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Who Got the Gongs?
I placed a post recently about a VC in Burma, to which one of my readers asked the question: ‘What was the proportional difference between awards to British as opposed to Indian and African soldiers in Burma?’
Well, with the help of data given to me by my friend Harry Fecitt, who’s made something of a habit of collating the awards made to members of the Indian Army in Burma, I’ve come up with an allocation. It may not be 100% accurate, but it is close enough for government work (I went through every gazetted award, so should have captured them all). In all I counted 474 awards made between 1942 and 1945.
This is the result:
Now, there’s a couple of health warnings here.
First, I’ve assumed that the 1945 numbers of troops in 14 Army were static during these years. They weren’t of course, but the work in calculating the total number of troops of each country of origin in each of the 4 years of the campaign is more time than I have available at the moment. I hope you will forgive me.
Second, I’ve used Frank Owen’s lower number of 530,000 men in operational land forces in 1945 (rather than the number of 606,000 recorded in Mountbatten’s 1951 Report), because Owen’s number excludes Chinese troops, only one of whom, so far as I know, received a British award (Lt Gen Sun Li-jen, by the hand of General Alexander in 1942). Remember, these are described as ‘operational land forces’, i.e., fighting men, not the much larger total of men and women in the whole of SEAC (1.3m in 1945).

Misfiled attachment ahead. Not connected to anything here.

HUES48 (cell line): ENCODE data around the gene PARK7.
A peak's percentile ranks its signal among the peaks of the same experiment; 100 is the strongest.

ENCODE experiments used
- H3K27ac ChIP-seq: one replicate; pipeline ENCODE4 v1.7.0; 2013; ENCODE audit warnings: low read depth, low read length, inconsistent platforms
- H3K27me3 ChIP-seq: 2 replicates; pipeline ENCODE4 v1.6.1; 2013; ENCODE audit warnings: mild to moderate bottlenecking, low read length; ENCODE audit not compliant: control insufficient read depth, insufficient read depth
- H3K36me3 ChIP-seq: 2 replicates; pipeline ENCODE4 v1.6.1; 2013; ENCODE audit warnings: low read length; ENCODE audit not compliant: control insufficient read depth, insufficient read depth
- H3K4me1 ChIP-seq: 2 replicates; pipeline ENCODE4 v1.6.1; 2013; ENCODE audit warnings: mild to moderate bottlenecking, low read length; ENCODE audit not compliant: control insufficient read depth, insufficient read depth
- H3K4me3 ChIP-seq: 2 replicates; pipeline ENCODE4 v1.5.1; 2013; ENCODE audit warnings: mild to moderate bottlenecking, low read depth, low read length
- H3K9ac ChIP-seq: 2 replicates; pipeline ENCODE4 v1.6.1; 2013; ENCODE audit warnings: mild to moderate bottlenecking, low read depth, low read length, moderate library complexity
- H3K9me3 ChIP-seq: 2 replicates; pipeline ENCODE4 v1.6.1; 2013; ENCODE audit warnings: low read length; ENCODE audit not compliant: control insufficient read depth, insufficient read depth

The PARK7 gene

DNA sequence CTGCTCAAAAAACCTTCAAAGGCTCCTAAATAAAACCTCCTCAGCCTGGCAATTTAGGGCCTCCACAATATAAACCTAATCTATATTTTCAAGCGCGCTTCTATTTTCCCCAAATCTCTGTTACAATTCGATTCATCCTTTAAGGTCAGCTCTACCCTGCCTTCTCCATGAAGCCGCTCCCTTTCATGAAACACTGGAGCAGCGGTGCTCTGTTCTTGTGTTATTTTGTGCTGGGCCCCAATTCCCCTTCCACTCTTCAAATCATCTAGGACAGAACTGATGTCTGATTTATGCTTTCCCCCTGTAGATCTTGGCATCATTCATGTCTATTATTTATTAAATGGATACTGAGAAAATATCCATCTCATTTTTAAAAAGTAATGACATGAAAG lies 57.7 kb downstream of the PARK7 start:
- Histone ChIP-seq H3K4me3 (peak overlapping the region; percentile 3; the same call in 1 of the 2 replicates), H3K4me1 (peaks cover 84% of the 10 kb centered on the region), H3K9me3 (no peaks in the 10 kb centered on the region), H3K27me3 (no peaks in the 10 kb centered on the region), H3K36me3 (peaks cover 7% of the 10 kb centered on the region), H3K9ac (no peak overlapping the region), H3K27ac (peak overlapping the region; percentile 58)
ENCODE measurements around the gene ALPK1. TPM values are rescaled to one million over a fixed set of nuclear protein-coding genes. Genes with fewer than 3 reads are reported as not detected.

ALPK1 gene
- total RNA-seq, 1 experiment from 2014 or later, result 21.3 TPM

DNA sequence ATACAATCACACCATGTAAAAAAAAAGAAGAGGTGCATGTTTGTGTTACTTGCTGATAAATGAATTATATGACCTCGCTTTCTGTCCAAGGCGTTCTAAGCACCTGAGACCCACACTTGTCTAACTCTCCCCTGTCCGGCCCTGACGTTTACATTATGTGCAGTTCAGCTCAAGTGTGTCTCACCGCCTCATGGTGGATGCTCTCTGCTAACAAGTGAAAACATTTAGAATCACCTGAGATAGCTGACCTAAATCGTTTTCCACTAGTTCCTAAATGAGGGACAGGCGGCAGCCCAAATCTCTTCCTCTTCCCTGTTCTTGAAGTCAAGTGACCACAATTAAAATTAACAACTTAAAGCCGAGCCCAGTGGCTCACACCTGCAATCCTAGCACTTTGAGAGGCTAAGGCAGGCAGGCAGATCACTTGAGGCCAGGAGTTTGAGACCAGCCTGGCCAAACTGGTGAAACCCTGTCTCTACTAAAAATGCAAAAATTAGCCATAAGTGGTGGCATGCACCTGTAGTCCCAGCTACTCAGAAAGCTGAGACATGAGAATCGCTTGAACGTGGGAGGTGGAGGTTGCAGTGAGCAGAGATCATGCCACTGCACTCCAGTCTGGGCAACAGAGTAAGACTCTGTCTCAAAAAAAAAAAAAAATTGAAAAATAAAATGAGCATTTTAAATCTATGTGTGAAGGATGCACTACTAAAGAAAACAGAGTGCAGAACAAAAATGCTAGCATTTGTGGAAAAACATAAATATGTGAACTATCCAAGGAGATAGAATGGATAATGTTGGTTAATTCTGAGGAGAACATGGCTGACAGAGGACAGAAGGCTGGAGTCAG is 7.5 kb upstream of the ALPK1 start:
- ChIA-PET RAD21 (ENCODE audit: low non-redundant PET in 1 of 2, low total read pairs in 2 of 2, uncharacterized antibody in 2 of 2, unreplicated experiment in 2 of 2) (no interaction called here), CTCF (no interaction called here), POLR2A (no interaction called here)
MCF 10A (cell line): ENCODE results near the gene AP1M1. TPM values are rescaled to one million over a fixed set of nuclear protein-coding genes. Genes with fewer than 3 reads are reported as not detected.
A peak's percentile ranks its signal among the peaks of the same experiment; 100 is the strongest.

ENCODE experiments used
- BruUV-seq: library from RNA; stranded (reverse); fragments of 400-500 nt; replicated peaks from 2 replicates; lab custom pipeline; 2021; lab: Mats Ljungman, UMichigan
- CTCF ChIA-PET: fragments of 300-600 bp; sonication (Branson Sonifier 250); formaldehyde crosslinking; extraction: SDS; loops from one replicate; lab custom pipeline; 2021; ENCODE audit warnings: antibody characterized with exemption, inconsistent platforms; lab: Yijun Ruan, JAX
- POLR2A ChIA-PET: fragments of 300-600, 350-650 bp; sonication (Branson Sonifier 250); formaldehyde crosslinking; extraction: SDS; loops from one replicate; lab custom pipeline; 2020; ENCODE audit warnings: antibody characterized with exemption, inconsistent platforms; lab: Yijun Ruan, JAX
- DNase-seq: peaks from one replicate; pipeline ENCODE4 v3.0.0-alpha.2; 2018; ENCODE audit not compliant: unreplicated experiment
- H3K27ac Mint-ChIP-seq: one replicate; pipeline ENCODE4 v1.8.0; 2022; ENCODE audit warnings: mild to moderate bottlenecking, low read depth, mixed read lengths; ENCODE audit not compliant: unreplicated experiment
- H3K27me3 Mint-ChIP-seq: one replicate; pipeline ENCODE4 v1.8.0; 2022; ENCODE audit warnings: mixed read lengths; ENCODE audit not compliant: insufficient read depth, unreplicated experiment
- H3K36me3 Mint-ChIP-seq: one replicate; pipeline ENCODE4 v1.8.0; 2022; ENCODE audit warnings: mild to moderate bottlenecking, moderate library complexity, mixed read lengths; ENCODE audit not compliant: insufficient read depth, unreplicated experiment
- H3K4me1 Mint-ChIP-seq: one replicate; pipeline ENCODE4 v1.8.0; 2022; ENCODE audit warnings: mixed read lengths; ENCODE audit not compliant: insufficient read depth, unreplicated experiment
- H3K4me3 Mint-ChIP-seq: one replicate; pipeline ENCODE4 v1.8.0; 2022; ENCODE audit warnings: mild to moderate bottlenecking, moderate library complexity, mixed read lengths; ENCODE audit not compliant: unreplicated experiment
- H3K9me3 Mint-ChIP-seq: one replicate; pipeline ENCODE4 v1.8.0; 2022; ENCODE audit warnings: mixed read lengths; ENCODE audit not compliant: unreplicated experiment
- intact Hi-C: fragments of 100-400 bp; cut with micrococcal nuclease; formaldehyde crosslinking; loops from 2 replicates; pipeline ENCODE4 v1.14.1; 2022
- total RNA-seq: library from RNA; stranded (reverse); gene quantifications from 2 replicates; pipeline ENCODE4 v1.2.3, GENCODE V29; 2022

Now, I’m sure that statisticians will warn us about Lord Acton’s famous dictum (not least because awards might reasonably be considered to reflect the amount of combat each group experienced), but superficially at least the numbers are interesting. The British and Africans had roughly the same number of troops in SEAC, but there is something of a disparity between the number and relative percentage of awards. Likewise, with 64% of troops, the Indian Army received about the same percentage of awards as did the British, who had ‘only’ a fifth of the total combat troops in theatre.
For what its worth, there we are. After counting 474 awards in the London Gazette today, I wanted to have something to show for my labours before I head off to the cocktail cabinet…
(If you’ve spotted any errors, give me a couple of days before you let me know).
Next, I’m going to break down the Indian numbers into Gurkha and non-Gurkha. It should be interesting, but I’ll leave that to another day.
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